Plaintiff shall serve upon Defendants (or upon defense counsel once an appearance is entered) a copy of every pleading or other document submitted for consideration by the Court. Plaintiff shall include with the original paper to be filed a certificate stating the date on which a true and correct copy of the document was served on Defendants or counsel. Any paper received by a district judge or magistrate judge that has not been filed with the Clerk or that fails to include a certificate of service will be disregarded by the Court.

Defendants are ORDERED to timely file an appropriate responsive pleading to the complaint and shall not waive filing a reply pursuant to 42 U.S.C. § 1997e(g).

Pursuant to Local Rule 72.1(a)(2), this action is REFERRED to United States Magistrate Judge Philip M. Frazier for further pre-trial proceedings, which shall include a determination on the pending motion for recruitment of counsel (Doc. 2).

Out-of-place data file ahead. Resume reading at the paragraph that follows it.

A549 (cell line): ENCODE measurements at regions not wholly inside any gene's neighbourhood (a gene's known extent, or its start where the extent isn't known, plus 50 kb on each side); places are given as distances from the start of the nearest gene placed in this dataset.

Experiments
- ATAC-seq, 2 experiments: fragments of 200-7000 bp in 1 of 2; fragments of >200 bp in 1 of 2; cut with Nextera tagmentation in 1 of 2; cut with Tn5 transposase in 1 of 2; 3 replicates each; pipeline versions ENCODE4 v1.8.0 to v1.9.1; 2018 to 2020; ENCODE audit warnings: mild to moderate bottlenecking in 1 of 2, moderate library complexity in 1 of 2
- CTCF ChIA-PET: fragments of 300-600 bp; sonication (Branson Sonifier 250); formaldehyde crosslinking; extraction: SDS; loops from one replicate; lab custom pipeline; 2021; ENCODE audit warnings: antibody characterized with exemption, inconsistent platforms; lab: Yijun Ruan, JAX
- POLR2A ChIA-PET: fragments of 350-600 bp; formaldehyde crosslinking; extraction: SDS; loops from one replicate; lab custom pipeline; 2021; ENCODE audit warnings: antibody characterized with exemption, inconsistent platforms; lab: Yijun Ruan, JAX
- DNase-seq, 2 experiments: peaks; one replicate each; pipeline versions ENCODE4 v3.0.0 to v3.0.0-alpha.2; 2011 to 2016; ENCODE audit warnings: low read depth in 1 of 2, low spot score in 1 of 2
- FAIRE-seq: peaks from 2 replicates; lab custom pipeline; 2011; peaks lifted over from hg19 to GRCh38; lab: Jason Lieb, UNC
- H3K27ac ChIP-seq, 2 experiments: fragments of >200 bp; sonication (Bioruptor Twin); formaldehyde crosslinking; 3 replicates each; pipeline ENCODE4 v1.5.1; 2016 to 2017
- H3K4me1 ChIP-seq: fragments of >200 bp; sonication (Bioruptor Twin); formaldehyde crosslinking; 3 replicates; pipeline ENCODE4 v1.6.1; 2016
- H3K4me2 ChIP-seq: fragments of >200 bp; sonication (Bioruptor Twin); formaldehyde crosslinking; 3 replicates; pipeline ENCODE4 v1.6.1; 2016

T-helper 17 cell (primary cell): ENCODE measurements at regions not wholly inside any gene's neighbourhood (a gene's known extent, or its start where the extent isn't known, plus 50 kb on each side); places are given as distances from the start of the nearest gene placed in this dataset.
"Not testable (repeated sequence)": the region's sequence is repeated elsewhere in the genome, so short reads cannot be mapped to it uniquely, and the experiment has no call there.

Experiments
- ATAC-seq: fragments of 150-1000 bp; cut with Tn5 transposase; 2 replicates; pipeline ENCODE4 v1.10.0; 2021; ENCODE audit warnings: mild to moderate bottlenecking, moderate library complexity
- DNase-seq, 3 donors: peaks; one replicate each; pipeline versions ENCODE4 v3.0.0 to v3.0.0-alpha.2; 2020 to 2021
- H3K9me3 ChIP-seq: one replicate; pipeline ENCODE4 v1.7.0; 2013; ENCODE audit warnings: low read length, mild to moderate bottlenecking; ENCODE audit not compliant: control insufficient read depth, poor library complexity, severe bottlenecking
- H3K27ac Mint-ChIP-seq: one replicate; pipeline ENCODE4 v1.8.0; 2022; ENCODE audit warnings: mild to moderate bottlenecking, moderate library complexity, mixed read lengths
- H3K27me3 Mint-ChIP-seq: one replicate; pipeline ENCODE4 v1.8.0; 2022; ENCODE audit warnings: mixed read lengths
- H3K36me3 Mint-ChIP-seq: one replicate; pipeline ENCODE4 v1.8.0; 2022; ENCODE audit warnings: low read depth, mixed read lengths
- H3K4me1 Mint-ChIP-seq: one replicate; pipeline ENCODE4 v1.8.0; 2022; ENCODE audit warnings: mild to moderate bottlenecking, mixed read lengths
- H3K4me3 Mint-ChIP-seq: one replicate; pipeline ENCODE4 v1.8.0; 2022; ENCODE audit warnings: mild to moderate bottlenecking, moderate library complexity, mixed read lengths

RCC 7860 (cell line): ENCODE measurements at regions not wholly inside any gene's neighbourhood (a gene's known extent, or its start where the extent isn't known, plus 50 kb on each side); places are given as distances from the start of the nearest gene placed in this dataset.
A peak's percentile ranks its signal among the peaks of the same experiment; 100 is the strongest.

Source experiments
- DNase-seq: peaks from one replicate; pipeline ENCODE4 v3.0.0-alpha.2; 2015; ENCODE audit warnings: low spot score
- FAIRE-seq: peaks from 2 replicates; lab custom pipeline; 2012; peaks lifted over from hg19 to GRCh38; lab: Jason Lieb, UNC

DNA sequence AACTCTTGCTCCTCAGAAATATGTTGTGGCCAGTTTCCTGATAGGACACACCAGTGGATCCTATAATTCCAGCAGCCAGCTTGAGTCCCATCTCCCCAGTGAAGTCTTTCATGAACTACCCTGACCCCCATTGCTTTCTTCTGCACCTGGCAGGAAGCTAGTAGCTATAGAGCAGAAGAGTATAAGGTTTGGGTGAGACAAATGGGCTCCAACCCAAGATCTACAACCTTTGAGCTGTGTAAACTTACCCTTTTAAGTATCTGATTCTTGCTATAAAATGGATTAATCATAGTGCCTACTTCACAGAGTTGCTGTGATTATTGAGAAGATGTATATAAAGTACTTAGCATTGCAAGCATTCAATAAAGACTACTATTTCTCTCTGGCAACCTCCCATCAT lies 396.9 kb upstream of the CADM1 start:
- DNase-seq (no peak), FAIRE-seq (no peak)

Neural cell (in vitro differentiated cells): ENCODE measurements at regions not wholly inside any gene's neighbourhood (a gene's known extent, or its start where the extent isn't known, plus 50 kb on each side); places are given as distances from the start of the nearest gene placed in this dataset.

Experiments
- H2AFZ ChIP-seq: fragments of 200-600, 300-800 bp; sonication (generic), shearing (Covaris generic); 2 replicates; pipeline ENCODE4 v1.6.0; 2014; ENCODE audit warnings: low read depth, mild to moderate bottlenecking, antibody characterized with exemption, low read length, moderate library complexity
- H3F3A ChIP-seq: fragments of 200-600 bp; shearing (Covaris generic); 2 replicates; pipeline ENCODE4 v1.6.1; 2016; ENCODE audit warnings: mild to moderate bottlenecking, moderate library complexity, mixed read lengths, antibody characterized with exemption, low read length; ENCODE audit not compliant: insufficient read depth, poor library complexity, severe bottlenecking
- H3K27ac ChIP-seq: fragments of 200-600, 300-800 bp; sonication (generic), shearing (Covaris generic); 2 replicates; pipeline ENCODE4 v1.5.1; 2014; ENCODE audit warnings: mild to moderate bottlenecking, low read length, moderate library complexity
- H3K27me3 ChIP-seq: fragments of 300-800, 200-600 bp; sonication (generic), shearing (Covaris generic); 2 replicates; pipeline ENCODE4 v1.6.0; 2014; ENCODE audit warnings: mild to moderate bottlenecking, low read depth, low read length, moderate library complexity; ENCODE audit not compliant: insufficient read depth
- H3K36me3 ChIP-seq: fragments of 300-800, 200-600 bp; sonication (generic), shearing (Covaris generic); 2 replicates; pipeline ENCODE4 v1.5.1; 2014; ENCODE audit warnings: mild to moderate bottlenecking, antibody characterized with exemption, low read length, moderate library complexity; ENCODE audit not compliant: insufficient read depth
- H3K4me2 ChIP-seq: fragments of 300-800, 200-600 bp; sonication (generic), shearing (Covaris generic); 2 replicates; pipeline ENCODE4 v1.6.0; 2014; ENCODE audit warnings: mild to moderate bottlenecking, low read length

Further, this entire matter shall be REFERRED to United States Magistrate Judge Frazier for disposition, pursuant to Local Rule 72.2(b)(2) and 28 U.S.C. § 636(c), if all parties consent to such a referral.

If judgment is rendered against Plaintiff, and the judgment includes the payment of costs under § 1915, Plaintiff will be required to pay the full amount of the costs, notwithstanding that his application to proceed in forma pauperis has been granted. See 28 U.S.C. § 1915(f)(2)(A).

Plaintiff is ADVISED that at the time application was made under 28 U.S.C. § 1915 for leave to commence this civil action without being required to prepay fees and costs or give security for the same, the applicant and his or her attorney were deemed to have entered into a stipulation that the recovery, if any, secured in the action shall be paid to the Clerk of the Court, who shall pay therefrom all unpaid costs taxed against plaintiff and remit the balance to plaintiff. Local Rule 3.1(c)(1).

Finally, Plaintiff is ADVISED that he is under a continuing obligation to keep the Clerk of Court and each opposing party informed of any change in his address; the Court will not independently investigate his whereabouts. This shall be done in writing and not later than 7 days after a transfer or other change in address occurs. Failure to comply with this order will cause a delay in the transmission of court documents and may result in dismissal of this action for want of prosecution. See FED. R. CIV. P. 41(b).

IT IS SO ORDERED.